Pinterest gets tough in policy update

Pinterest gets tough in policy update

Summary: Pinterest, the social content sharing service that has recently enjoyed an explosion in popularity, has over the weekend tweaked its policies to put users at ease about the sale and appropriateness of their content while moving to reassure copyright holders that their interests are protected.

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TOPICS: Legal, Privacy, Security
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Pinterest, the social content sharing service that has recently enjoyed an explosion in popularity, has over the weekend tweaked its policies to put users at ease about the sale and appropriateness of their content while moving to reassure copyright holders that their interests are protected.

Pinterest

(Credit: Cold Brew Labs)

The changes affect the terms of service, acceptable use policy and privacy policy, and are set to take effect on 6 April for all users.

Pinterest said that it has removed language in its policies that gives the social network permission to sell user content posted on the site, while updating the acceptable use policy to crack down on self-harm material.

"Our original terms stated that by posting content to Pinterest you grant Pinterest the right for us sell your content. Selling content was never our intention and we removed this from our updated terms," Pinterest wrote, adding that it "updated [the] acceptable use policy and we will not allow pins that explicitly encourage self-harm or self-abuse".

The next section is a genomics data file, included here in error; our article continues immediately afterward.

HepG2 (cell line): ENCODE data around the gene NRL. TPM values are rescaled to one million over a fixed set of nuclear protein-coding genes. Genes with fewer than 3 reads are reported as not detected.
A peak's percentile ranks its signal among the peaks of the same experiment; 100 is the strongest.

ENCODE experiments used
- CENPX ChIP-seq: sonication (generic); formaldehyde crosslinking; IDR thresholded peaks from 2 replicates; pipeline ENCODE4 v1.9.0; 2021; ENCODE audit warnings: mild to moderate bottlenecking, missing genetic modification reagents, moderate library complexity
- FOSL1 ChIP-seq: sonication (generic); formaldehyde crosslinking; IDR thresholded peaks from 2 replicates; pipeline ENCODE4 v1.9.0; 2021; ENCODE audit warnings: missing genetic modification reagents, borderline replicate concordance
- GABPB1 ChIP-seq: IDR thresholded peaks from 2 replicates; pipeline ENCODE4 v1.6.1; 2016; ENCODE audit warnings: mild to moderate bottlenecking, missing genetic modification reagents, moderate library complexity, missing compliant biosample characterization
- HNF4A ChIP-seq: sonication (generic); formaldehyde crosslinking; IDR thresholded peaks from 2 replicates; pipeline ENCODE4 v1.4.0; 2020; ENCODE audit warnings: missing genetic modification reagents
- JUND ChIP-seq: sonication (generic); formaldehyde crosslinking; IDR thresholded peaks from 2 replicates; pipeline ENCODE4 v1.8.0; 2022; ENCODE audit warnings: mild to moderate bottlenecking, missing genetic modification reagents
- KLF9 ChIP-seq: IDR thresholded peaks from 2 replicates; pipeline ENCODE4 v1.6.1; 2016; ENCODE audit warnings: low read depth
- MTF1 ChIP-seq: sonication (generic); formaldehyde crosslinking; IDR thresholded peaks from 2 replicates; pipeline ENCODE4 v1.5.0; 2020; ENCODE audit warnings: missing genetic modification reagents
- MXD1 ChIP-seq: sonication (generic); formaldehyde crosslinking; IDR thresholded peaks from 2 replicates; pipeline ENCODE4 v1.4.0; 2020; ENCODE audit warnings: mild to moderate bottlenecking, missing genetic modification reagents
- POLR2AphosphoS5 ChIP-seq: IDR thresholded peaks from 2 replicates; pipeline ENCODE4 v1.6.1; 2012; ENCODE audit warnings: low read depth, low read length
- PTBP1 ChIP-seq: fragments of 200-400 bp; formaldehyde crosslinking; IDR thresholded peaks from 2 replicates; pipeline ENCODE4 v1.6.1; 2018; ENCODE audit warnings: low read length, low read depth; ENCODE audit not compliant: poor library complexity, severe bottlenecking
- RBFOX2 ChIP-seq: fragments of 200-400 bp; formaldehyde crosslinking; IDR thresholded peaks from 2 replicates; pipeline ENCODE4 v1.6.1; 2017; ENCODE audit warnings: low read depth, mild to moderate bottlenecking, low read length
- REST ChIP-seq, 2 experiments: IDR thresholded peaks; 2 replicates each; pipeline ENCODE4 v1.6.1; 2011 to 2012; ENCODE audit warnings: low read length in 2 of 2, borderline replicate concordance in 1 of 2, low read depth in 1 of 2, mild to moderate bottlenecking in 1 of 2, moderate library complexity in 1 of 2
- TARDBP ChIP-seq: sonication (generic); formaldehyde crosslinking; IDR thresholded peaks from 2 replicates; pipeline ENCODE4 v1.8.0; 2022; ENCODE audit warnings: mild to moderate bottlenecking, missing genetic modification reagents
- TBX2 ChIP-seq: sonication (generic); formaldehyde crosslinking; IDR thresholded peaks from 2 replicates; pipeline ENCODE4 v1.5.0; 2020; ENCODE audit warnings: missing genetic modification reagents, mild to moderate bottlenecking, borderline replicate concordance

Pinterest is also making it easier for copyright owners to report infringement spotted on the social network by opening a new reporting tool.

The service also changed its terms and conditions to allow for a new API and new private pinboards in the future.

The social network thanked its community for voicing their concerns about Pinterest and continue to ask for comment on policy going forward.

"Like everything at Pinterest, these updates are a work in progress that we will continue to improve upon. We're working hard to make Pinterest the best place for you to find inspiration from people who share your interest.

"We've gotten a lot of help from our community as we've crafted these terms."

Comments on the Pinterest blog post see the community arguing over the implications of the new copyright tool and the legal grey area that is online content sharing via Pinterest.

"Another concern is that of users going to websites they like, downloading a photo to their computers, and uploading it to Pinterest and then getting the website link where the image is located, and then inserting the web link, and thinking this is the way to do it, because they want that particular image on their board.

"Well I have a problem with that, and it may be me over-thinking, but many sites do not want their images saved to one's computer, for any reason," one user argued.

Another countered, "The internet is just like a newspaper or magazine — everyone has always been able to quote them, or cut out the article and pass it around. I say if you don't want people to use a picture DON'T print it in the paper and DON'T put it on the internet. Use common sense!"

Several users responded to the over 500-comment long thread, saying that if sites don't want their images taken and used on Pinterest, they ought to disable the ability to save an image via a right-click-enabled context menu. Flickr is one site that has recently taken action against users "pinning" content, with guides now popping up all over the internet.

Topics: Legal, Privacy, Security

Luke Hopewell

About Luke Hopewell

A fresh recruit onto the tech journalism battlefield, Luke Hopewell is eager to see some action. After a tour of duty in the belly of the Telstra beast, he is keen to report big stories on the enterprise beat. Drawing on past experience in radio, print and magazine, he plans to ask all the tough questions you want answered.

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